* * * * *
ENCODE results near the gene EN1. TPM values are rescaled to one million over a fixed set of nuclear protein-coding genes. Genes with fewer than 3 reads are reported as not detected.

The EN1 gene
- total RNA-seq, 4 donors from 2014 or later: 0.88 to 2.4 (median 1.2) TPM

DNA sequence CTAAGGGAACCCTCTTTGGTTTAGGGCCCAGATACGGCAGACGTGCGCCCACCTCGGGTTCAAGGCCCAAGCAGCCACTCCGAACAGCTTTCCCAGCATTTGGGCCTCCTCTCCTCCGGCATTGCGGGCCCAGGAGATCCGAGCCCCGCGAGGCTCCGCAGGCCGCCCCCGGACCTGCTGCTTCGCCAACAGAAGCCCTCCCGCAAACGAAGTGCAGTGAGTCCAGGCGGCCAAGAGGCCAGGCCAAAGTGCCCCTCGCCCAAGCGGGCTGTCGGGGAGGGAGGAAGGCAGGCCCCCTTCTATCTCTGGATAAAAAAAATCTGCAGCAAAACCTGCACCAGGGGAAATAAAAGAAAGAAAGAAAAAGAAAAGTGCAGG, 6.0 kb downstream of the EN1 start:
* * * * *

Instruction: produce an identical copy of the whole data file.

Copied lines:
ENCODE results near the gene EN1. TPM values are rescaled to one million over a fixed set of nuclear protein-coding genes. Genes with fewer than 3 reads are reported as not detected.

The EN1 gene
- total RNA-seq, 4 donors from 2014 or later: 0.88 to 2.4 (median 1.2) TPM

DNA sequence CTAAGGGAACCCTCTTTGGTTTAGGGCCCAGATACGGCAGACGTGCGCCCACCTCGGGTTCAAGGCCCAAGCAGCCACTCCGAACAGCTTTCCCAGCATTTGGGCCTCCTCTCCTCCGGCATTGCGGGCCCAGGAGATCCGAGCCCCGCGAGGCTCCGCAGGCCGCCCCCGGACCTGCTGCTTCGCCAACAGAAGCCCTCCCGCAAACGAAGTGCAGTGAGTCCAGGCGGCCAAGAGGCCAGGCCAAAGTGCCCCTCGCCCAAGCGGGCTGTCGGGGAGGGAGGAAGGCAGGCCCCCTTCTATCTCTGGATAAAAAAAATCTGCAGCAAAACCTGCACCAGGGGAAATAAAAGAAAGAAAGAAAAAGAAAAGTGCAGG, 6.0 kb downstream of the EN1 start: